Why Atomic operations are not always thread safe

A question I saw on StackOverflow:

Is accessing a bool field atomic in C#? In particular, do I need to put a lock around:

class Foo
{
private bool _bar;

//... in some function on any thread (or many threads)
_bar = true;

//... same for a read
if (_bar) { ... }
}

This question was answered quickly by several users that quoted C# spec, similar posts and the holy bible (ok maybe not the holy bible 🙂 ).

The answer given was that reading or writing a boolean value is atomic (as well as other basic value types such as byte, int and so on).

Although the variable is atomic it does not mean that it’s impossible to create a Racer condition while using it.

 

So How can I Create Racer Condition with an Atomic Operation?

Very Simple: All you have to do is use it in an if statement:

If(_bar)
{
//Do Something
}

What If _bar value is altered by another thread while we’re inside the curly brackets? obviously it depends.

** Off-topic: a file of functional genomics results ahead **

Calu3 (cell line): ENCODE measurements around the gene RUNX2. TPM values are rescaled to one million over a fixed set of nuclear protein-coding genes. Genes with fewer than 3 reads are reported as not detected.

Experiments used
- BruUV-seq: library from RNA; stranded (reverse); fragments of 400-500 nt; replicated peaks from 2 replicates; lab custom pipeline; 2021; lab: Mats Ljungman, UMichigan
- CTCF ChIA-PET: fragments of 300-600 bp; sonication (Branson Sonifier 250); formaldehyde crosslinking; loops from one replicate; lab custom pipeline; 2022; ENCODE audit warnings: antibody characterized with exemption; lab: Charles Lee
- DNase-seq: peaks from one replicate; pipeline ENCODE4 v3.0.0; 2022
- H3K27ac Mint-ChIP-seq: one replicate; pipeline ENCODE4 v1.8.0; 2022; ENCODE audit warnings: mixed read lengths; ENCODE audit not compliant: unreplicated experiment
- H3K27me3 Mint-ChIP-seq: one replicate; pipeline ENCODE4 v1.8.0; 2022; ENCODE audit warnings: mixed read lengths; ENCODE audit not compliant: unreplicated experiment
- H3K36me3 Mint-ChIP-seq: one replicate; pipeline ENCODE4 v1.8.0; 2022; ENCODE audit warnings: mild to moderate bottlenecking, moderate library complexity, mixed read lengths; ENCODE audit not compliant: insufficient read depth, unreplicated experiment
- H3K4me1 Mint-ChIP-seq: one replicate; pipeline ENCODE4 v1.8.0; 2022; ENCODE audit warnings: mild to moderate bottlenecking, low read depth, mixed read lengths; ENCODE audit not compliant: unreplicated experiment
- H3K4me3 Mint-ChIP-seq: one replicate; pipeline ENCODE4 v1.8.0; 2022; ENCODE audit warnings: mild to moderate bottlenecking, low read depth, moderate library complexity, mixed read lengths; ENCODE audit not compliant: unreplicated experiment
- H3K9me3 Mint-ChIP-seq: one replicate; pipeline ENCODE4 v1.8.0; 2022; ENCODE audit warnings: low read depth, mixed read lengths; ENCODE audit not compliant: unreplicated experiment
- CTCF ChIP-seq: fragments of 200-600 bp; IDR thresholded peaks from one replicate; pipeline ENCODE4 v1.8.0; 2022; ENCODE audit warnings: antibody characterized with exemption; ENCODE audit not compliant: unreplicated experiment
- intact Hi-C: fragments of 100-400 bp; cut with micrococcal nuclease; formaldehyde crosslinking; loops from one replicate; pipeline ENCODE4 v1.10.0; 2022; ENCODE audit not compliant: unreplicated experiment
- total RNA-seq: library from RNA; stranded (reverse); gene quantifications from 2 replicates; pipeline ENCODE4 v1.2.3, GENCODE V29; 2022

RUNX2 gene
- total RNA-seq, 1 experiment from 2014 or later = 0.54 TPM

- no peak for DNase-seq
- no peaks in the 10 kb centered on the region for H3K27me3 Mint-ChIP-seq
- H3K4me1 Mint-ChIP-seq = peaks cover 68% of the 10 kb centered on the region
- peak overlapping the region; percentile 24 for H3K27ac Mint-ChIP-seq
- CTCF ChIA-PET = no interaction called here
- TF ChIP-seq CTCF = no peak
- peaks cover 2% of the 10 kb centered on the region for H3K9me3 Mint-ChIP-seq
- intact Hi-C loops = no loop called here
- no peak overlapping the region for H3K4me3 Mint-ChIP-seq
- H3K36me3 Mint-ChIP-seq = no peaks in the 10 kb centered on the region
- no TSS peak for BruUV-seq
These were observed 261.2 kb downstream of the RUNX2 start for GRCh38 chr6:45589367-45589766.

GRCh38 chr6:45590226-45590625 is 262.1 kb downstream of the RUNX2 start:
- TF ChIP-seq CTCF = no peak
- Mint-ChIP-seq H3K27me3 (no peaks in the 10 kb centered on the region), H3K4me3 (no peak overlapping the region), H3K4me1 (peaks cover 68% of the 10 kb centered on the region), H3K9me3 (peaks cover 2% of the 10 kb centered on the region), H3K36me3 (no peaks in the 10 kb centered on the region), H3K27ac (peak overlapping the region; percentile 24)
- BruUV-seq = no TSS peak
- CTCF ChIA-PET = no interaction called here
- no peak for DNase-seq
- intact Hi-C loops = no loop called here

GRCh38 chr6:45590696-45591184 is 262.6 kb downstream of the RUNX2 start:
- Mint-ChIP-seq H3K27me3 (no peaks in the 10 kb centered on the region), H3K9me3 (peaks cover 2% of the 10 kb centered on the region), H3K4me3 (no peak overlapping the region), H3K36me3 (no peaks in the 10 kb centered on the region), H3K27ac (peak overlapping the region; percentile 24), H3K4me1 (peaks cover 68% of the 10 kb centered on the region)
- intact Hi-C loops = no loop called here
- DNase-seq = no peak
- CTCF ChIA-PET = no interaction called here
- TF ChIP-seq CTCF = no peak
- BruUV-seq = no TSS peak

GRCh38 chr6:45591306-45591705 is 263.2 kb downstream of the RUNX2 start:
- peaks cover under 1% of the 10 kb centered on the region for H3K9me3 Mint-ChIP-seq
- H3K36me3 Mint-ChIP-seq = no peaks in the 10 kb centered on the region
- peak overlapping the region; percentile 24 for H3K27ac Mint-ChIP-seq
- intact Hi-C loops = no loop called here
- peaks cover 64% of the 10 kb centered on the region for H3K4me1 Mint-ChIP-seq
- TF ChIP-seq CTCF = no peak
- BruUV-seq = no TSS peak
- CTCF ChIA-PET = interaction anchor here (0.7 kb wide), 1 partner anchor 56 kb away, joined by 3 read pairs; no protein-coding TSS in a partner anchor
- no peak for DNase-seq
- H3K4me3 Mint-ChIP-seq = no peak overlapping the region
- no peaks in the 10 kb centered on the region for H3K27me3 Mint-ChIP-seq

In case we’re planing on _bar value to remain true while we’re inside the condition we can be sadly mistaken.

And so the atomic value is only “thread safe” per operation not for the whole application.

It’s very easy to fix this – just put a lock around the if statement:

lock(syncObject)
{
If(_bar)
{
//Do Something
}
}

Synchronized Collections

Many .NET collection have a synchronized version that can be created by calling Synchronized(…) function.

Ex. to create a new synchronized ArrayList call ArrayList.Synchronized(new ArrayList()). To create a Sync Queue call Queue.Synchronized(new Queue()) and so on.

The synchronized collection is Thread safe per operation as well meaning that you can call each method from multiple threads without worrying that a race condition might occur.

However there is a problem in the following code:

if(queue.Count > 0)
{
var item = queue..Dequeue();
// do something
}

Can you guess what it is?

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